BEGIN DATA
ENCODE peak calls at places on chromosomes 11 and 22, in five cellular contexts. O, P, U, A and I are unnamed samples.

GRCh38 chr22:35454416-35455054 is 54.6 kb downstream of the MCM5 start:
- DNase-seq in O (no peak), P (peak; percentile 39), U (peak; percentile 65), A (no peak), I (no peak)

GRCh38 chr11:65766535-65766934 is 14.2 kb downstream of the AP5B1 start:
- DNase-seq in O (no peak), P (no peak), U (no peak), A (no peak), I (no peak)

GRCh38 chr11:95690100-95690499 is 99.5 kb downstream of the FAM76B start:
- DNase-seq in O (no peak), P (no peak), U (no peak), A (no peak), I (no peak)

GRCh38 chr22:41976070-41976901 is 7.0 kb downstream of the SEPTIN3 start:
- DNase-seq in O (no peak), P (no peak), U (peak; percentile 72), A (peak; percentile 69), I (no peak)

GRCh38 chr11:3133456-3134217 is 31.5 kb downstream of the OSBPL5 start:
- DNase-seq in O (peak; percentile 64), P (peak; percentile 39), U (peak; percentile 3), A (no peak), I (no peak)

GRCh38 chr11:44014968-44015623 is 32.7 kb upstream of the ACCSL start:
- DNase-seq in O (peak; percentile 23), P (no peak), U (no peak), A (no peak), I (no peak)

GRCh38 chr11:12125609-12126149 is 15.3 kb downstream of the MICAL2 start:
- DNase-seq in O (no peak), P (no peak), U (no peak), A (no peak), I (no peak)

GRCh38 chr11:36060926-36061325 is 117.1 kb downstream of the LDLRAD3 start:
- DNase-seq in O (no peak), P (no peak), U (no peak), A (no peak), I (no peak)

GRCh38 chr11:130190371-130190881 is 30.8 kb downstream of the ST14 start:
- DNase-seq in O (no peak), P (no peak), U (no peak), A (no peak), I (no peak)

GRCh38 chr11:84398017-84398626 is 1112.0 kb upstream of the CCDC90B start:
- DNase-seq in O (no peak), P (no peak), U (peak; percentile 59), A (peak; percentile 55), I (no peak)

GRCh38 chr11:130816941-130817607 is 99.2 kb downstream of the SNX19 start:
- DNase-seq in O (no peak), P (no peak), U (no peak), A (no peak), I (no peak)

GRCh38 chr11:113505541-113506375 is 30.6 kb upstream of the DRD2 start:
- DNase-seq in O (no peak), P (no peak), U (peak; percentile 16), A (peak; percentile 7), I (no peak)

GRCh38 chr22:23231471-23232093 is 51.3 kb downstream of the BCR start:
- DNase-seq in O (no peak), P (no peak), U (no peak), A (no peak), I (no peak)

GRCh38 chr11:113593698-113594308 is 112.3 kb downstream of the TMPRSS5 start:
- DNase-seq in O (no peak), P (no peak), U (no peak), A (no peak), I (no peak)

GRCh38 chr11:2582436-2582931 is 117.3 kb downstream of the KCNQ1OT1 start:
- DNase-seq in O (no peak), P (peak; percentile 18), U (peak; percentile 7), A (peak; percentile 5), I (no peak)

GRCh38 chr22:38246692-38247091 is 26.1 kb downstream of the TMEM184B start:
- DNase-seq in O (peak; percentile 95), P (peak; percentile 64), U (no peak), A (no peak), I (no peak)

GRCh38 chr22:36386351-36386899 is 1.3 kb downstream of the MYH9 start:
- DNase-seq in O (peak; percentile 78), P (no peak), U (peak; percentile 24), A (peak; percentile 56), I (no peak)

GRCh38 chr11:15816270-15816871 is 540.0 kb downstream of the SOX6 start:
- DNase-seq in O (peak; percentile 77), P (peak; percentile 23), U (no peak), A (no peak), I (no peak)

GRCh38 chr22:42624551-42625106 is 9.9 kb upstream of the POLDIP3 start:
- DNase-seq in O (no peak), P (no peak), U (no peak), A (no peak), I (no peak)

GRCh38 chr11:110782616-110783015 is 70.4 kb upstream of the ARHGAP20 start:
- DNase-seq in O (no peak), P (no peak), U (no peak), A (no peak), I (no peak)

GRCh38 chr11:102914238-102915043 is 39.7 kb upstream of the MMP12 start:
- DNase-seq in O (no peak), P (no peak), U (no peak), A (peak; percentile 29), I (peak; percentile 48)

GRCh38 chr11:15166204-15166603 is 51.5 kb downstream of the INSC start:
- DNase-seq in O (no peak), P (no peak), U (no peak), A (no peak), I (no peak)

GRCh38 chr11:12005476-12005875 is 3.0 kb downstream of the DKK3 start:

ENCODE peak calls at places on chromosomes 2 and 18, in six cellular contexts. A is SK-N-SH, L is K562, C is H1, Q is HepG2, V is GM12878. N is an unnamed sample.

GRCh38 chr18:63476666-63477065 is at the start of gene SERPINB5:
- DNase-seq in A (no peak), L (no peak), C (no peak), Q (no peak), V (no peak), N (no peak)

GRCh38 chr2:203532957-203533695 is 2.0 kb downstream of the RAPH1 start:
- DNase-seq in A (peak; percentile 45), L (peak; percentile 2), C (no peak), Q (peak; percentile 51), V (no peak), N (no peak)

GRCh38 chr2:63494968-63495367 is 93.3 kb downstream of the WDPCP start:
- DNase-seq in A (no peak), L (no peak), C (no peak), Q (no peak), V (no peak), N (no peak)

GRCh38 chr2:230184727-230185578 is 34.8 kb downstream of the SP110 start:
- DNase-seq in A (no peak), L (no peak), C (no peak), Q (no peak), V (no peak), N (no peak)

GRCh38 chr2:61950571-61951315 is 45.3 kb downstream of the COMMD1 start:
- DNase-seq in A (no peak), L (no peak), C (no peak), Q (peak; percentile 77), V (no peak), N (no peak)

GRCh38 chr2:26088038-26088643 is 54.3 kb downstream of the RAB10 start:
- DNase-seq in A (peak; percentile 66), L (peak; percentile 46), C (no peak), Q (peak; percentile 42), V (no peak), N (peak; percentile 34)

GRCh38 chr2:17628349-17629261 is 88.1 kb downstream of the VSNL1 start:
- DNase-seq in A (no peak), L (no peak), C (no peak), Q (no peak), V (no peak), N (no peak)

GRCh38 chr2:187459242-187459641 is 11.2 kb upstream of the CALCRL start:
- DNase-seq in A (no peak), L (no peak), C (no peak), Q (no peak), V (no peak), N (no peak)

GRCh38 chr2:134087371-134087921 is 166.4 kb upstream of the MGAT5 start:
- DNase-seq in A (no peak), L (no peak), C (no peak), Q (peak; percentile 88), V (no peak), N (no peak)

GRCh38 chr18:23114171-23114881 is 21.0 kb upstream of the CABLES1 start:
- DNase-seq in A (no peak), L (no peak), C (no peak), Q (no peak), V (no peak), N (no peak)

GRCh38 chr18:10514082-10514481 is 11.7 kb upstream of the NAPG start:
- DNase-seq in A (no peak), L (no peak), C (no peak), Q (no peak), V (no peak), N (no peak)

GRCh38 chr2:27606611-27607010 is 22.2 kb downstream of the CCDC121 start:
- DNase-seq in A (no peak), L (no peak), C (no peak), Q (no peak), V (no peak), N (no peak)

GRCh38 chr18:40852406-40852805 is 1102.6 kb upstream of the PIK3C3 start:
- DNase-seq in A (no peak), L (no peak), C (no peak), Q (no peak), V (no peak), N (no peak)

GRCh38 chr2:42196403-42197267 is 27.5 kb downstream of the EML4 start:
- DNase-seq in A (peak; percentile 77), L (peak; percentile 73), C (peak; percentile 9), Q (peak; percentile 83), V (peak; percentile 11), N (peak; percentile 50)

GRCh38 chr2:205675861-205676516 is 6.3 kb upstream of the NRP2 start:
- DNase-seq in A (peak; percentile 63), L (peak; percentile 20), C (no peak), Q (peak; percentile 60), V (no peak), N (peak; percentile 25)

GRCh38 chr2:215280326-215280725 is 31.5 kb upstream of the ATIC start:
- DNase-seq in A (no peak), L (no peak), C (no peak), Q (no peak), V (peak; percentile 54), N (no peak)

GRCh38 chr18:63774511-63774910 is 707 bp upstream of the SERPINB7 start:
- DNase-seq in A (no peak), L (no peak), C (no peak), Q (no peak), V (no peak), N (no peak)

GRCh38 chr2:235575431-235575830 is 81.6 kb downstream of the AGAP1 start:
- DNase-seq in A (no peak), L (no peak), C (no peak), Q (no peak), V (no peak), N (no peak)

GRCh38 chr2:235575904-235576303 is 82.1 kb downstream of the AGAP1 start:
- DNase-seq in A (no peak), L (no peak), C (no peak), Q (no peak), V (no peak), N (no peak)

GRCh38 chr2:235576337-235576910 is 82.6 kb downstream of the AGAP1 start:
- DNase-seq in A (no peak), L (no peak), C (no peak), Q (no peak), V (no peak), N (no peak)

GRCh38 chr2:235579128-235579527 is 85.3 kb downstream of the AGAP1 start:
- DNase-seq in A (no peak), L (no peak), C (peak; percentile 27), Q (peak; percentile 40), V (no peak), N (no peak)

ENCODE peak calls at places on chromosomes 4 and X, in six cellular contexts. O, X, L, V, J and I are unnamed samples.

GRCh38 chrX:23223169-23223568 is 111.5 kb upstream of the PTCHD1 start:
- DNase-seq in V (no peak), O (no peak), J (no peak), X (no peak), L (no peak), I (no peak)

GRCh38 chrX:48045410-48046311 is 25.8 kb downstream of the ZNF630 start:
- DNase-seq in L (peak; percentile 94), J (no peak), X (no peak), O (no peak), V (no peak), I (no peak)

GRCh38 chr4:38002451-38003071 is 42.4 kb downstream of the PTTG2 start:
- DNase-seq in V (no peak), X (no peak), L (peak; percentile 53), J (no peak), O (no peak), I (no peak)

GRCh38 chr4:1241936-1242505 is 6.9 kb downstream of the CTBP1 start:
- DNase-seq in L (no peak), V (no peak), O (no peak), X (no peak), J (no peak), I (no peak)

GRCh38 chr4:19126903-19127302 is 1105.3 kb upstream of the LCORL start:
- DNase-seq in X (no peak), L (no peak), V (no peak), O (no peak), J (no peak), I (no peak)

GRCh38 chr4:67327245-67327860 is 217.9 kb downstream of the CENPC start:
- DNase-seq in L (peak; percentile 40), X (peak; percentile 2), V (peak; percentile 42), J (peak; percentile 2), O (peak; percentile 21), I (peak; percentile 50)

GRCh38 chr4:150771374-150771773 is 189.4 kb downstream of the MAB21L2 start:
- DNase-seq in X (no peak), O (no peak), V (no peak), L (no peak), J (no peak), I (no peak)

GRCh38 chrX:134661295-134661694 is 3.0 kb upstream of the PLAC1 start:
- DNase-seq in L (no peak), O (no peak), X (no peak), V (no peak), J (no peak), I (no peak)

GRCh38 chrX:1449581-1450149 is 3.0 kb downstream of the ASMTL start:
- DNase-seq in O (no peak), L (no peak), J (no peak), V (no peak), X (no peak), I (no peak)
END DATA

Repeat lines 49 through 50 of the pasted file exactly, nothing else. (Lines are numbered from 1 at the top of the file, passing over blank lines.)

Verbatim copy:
- DNase-seq in A (no peak), L (no peak), C (no peak), Q (no peak), V (no peak), N (no peak)

GRCh38 chr2:203532957-203533695 is 2.0 kb downstream of the RAPH1 start: